Japan Eats

Restaurant review: Bills (Odaiba)

The third incarnation of this Australian café will win over the kids.  But will adults see past the shopping center location?

The Irish have been putting up with it for years. Wherever you go, there’s an Irish pub to tempt you with a carefully packaged cultural experience that has little, if any relationship to what you’d find on the street corners of Dublin. With their unread copies of W.B. Yeats, James Joyce and Samuel Beckett, and embossed plaques proclaiming the virtues of Guinness, such places are little more than pastiche, inducing a longing for a simpler time, even if that never existed in the first place.

Ricotta hotcakes, fresh banana and honeycomb butter.

Ricotta hotcakes, fresh banana and honeycomb butter.

Odaiba, the man-made island in the middle of Tokyo Bay, is the Japanese home of foreign-inspired kitsch. Forget theme parks, chain restaurants or resorts – Odaiba has enough to make even a cryogenically frozen Walt Disney wince. Whether its the VenusFort shopping center, the ‘life-sized’ Gundam or the “Oh-god-what-were-they-thinking” replica of the Statue of Liberty, Odaiba successfully blends commercial interests with cultural naivety.

So we come to Bills. Named after Australian owner/chef Bill Granger, Bills sets out to be “a warm, open interior inspired by Bill’s own home, accompanied by friendly service and a simple yet lively menu centered around the freshest ingredients.” This is Granger’s third Japanese venture, the first being in Shichirigahama, followed by a second branch on Yokohama’s waterfront. A fourth restaurant baring the name opened April 18th in Tokyu Plaza, Omotesando.

When we arrive, the staff quickly guide us to a long bench in the center of the main room. Our waiter is all smiles when he takes our order.

Friendly service“? Check.

At 11.30, the menu is yet to switch from breakfast to lunch, but  no matter. We go with the scrambled organic eggs with toast and a serve of Granger’s signature ricotta hotcakes, fresh banana and honeycomb butter. I order a black coffee, which the Japanese waiter repeats back in impeccable Australian: “One long black…” Granger, it seems, likes a hearty start to the day – there’s also a ‘full Aussie breakfast’ with toast, mushrooms, bacon, roast tomato and chipolatas, and lengthy list of sides to be had with your eggs. At lunch, you can opt for a wagyu burger with lettuce, beetroot, zucchini pickles, tomato relish, and herbed french fries. Room for more? Try the pavlova with passion fruit and cream. The menu is high on calories, and in that respect, very Australian.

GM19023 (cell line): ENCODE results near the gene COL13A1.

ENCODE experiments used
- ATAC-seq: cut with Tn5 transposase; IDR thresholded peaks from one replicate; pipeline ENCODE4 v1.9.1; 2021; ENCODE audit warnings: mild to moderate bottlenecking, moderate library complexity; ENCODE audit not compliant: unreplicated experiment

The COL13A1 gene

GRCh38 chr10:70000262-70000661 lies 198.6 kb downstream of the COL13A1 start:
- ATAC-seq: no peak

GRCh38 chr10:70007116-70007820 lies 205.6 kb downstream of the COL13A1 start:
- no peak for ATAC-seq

Scrambled organic eggs with toast

Scrambled organic eggs with toast

A simple yet lively menu“? Wagyu burger aside, it’s a fair claim.

But as for “a warm, open interior inspired by Bill’s own home“? Well…

Here’s the problem: Bills is at one end of a giant shopping complex. While the restaurant may aspire to bringing the atmosphere of an Australian café to Tokyoites, it struggles to overcome the sterile confines of its location. Clearly a lot of money has been poured into the fit out, but it’s more IKEA cafeteria than suburban coffeehouse. It’s hard not to view Bills as yet another theme park concession.

When the food arrives, it doesn’t disappoint. The rich scrambled eggs are excellent, although I could have done without the extra pill of butter on the toast. The famous hotcakes are pretty darn good – much lighter than anticipated. And that honeycomb butter is the kind of thing you’ll want to recreate at home. Be warned, though: order hotcakes during the lunch hour crush and they will take at least 20 minutes to appear.

Everywhere there are mums and toddlers. Indeed, Bills may be the most child-friendly restaurant of its kind in Tokyo. There’s no smoking section and they offer a kids menu. For a time, I realize I’m the only male customer not under 18 months.

Look past the packaging and there’s a lot of good here. The food’s excellent (although frankly overpriced – lunch will set you back close to 2000 yen), the staff professional and it’s one of the few restaurants in Tokyo that not only welcomes children but goes out of its way to be family friendly.

If only it weren’t in a 600 ft long shopping center.

Directions: Exit Kaihin Koen station (Yurakamome line) on the water side and follow the signs to Decks. Bills is just inside the glass doors in the building to your right.

Tel: 03-3599-2100
3F Decks Seaside Mall
1-6-1 Daiba, Minato-ku
Hours: 9:00-23:00 (daily)
http://bills-jp.net/


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About Marcus
Itinerant photographer and food pornographer.

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